Sep 282012

wright-commercial-mowers-Grass-Clippings-What-To-Do-With-Them-clippingsMowing grass is synonymous with summertime, warmth and of course, grass clippings. And while many people spend countless hours bagging up and disposing tons of grass clippings, is it really necessary? According the Tarrant County Horticulture Office, residential solid waste increases 20 to 50 percent during the spring and summer seasons because of grass clippings.

According to the Department of Energy and Environmental Protection in Connecticut, a half-acre lawn in New England can produce up to 3 tons of grass clippings each year. That’s roughly 260 bags that take up space and energy in landfills. In addition, according the University if Idaho College of Agriculture, grass clippings can account for nearly half of a community’s solid waste during the summer months. Because of this unnecessary nuisance, many landfills across the country have banned them from clogging up their collection sites.

According the many state departments across the country, bagging and then disposing grass clippings is complete waste of a recyclable product. Many departments have implemented the “Don’t Bag It” program, which promotes the use of grass clippings as compost and natural fertilizer. The University of Idaho College of Agriculture emphasizes that grass clippings are far too valuable to waste. And contrary to popular belief, grass clippings do not contribute to thatch problems. If the land is mowed properly, the clippings will be short enough to decompose in the lawn quickly.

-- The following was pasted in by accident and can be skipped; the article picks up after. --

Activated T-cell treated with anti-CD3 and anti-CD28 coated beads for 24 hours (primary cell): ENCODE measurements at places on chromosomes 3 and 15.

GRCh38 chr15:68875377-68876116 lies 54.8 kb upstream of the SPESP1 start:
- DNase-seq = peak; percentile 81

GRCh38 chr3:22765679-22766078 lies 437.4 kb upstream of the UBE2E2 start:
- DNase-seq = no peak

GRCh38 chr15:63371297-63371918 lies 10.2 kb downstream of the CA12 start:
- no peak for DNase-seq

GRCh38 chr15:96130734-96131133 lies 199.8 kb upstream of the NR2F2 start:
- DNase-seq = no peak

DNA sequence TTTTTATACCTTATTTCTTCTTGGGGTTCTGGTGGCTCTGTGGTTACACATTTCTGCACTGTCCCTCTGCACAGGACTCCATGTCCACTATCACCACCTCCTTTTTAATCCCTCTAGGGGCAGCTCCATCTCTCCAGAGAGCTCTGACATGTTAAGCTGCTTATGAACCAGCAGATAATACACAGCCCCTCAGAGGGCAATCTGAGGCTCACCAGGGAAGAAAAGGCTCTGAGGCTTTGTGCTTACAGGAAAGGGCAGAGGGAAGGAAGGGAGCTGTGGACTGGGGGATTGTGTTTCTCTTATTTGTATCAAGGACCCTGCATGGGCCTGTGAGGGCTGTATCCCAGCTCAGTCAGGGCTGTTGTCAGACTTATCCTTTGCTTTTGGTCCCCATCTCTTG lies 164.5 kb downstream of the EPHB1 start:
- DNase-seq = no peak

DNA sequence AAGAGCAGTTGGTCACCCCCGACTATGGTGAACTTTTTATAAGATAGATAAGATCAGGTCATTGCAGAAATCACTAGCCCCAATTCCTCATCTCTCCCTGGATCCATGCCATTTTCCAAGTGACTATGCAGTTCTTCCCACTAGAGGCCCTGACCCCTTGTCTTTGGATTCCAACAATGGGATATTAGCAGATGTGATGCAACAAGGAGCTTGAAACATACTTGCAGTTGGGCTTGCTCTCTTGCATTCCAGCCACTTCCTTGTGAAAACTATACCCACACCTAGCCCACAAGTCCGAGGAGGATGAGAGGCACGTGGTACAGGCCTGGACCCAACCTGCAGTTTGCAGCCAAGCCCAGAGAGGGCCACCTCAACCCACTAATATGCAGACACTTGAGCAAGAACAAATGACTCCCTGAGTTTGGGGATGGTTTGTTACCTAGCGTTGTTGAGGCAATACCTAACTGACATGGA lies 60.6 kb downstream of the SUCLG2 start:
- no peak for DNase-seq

wright-commercial-mowers-Grass-Clippings-What-To-Do-With-Them-seedlingsBy leaving the grass clippings where they are when mowing, the clippings then feed the soil organisms and recycle plant nutrients. In the end, water is conserved and less fertilizer is necessary to keep grass green and beautiful.

Composting, another beneficial way to recycle grass clippings, is highly recommended as well. In 2010, the EPA found that grass clippings were recovered in 57.5 percent of recovered compost, which is a 45.5 percent increase from the 90s. Wright’s Grass Gobbler is the ultimate grass catcher and is a great way to collect grass clippings for composting purposes.

But regardless of how you recycle the grass clippings, bagging is ultimately considered to be a waste. Mowing with sharp blades is the best way to utilize grass clippings as both fertilizer and compost. Wright builds all their mowers with top of the line blades that are both sharp and adjustable for the perfect cut. So you know while you’re mowing for a beautiful lawn, you’re also recycling. It’s the best of both worlds.

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